A study by the Legislature’s Office of Program Policy Analysis & Government Accountability of 94 of the 101 elementary schools that landed on the list of lowest reading scores in the state of Florida showed that adding one hour to the school day of these schools is helping struggling students.
Erin Kourkounis, reporting for The Tampa Tribune, wrote that 61 of the 94 schools raised reading scores enough to be taken off the list in 2013-2014. Also, students at 19 of the “extra hour” schools outperformed similar students in schools that did not participate.
“What made us successful is what we did with that time,” Dover Elementary Principal Kayla Forcucci said. “We were very intentional with what we did with the extra time.”
The one downside to offering a longer school day is that districts do not receive extra money to accommodate the additional school time. In Hillsborough County, the extra hour is costing the system about $8.5 million for the current school year. The money has to be taken from the supplemental academic instructional budget and reading comprehension monies.
Dover Elementary improved its grade from D to a C last year, allowing students to return to a normal schedule when school began this year, to which students took some time to adjust. Many teachers wish they could still have the extended hour to complete all that is required in a school day.
Sen. David Simmons (R-Altamonte Springs) has, since 2012, made efforts to give students an hour of extra time in order to improve their reading skills. First, the effort was to be initiated in the 100 lowest-performing elementary schools, writes Leslie Postal of the Orlando Sentinel. This school year, 300 schools with the lowest reading scores will have the extended hour. Simmons wants the 300 schools to continue the extended hour during the next school year along with the addition of summer school attendance.
The reason for studying in the summer is that kids from low-income families regress tremendously in their reading skills during the time away from school. Although administrators are quick to support more school time, they fear the program will be costly and individual districts will be footing the bill.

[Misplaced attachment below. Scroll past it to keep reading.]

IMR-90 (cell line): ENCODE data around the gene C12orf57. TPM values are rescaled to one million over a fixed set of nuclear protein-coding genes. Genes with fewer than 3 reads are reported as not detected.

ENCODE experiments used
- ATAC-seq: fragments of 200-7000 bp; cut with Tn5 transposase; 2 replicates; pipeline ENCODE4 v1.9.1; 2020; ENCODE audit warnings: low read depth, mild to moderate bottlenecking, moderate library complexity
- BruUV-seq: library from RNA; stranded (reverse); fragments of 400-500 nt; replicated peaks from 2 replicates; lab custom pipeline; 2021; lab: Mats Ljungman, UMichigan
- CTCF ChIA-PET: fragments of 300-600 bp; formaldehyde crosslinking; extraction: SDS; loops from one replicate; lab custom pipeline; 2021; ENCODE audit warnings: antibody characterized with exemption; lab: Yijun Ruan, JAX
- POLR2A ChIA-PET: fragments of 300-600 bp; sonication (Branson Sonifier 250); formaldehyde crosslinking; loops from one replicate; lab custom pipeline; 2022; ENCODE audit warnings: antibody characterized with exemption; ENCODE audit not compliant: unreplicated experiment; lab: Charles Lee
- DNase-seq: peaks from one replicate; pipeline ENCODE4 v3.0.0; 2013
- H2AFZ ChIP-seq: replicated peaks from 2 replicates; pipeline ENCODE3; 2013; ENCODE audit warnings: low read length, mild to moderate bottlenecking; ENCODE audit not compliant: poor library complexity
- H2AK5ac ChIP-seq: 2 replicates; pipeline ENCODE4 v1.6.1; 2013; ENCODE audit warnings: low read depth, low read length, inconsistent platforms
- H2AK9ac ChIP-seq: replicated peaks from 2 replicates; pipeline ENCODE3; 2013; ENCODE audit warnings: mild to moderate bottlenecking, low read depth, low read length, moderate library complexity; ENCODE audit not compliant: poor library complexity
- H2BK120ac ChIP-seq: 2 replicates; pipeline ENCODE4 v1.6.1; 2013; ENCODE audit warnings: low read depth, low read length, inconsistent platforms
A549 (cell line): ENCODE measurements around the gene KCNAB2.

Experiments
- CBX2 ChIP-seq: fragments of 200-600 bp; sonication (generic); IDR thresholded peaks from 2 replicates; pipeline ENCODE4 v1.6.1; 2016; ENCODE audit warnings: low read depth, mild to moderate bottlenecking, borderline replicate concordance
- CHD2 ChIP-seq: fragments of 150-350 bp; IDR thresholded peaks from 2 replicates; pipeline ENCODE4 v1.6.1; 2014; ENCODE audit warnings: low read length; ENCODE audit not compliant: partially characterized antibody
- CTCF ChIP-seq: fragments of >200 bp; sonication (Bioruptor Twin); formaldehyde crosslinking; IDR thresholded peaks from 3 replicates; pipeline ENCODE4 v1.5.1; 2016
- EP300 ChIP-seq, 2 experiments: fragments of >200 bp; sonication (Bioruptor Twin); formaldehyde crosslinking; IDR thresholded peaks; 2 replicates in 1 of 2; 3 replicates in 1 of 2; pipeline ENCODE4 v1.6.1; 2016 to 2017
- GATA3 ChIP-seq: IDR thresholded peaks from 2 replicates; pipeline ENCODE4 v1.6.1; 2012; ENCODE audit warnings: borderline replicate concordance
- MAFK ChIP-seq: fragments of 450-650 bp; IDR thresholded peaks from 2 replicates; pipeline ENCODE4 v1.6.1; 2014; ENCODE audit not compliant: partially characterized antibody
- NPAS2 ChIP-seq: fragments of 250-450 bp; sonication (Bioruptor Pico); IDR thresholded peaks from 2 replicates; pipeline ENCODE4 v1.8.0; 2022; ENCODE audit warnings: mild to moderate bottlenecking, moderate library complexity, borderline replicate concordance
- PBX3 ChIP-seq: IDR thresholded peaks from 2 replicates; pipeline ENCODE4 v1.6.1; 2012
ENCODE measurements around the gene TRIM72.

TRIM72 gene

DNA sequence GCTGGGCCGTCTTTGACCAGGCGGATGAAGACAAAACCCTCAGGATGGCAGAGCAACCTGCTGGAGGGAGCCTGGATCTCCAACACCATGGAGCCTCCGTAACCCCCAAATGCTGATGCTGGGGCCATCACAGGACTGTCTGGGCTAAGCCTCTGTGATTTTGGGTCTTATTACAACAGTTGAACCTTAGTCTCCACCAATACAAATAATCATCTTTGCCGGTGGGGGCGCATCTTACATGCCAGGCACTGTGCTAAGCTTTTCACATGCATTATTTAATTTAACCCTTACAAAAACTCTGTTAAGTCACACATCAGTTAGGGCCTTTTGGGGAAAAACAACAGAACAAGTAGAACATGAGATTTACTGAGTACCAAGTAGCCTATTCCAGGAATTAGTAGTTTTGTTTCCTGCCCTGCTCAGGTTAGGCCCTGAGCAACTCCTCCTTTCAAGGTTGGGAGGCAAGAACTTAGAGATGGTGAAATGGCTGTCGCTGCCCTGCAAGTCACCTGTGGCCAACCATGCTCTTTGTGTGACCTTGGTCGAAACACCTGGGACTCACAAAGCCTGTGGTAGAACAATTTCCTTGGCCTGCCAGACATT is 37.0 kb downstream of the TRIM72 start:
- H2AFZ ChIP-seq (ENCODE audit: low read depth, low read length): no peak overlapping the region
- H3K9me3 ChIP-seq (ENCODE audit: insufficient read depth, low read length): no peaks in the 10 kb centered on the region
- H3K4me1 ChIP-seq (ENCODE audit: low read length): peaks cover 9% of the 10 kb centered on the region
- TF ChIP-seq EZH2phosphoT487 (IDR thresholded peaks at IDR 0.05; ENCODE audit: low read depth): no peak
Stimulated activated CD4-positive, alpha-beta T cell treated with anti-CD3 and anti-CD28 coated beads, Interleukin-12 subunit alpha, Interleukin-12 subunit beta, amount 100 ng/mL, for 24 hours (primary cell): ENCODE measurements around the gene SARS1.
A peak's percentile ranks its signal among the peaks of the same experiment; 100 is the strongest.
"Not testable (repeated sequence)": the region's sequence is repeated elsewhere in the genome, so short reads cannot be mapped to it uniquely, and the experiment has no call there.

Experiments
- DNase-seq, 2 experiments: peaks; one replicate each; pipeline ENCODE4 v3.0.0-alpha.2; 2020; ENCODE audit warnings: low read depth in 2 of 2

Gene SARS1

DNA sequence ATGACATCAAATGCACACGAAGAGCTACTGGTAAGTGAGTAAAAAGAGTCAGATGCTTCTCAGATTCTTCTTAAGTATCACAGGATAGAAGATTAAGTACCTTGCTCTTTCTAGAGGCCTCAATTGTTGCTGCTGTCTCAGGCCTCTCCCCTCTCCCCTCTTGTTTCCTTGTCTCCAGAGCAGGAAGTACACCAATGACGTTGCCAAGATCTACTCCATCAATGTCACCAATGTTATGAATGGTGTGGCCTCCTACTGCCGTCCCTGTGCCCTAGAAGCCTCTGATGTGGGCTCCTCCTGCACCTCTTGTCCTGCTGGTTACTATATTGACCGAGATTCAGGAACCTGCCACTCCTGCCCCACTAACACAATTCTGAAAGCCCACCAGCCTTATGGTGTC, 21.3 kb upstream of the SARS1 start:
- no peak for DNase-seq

In Arkansas, when students across the state returned from Spring Break, they were met with a new, longer schedule. Because of numerous snow days this winter, many districts decided to extend school hours rather than tacking on days at the end of the school year.
“It’s a challenge to keep students engaged throughout the school day and now that we have another hour on the school day it’s going to be an even bigger challenge, Assistant Principal of Bauxite Middle School, Maro Foster.
Students’ extended schedule will mean later sport practices, later homework time, and when the young people can eat and snack, according to Laura E. Monteverdi reporting for KTHV-TV.
When UP Education Network restarts a school, the school gains, measurable and intangible, are a result of UP’s philosophy of academic rigor and a pervasive sense of joy and enthusiasm in the classroom, writes MassLive’s Laura Newberry. Most teachers and administrators are replaced when UP restarts a school, according to CEO Scott Given. So far, there have been five UP restarts in Massachusetts. Marshall Elementary School principal Lana Ewing explained:
“Our teachers are a passionate, dedicated group of individuals. And all our schools are like that. They have to believe in what we’re doing.”
The average school day for UP teachers is nine hours, while at regular Boston schools teachers are contracted at approximately 6.5 hours. The UP school year is five days longer than regular school’s. Also, one day each week, students get a half day off so teachers can work on curriculum and attend professional development seminars.
The extra time is a must if the achievement gap is to be closed, say UP officials. When asked if longer hours for regular school wages was a burden, a UP representative said the “rapid and dramatic growth” among students would not occur without this kind of structure.